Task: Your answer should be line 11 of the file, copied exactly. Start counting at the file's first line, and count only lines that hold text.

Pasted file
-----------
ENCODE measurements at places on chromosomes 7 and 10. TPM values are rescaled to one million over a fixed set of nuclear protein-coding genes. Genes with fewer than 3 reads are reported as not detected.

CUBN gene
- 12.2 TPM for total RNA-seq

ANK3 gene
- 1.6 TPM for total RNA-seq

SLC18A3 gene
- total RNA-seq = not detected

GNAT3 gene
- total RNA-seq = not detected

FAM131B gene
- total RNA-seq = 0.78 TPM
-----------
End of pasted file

- total RNA-seq = 0.78 TPM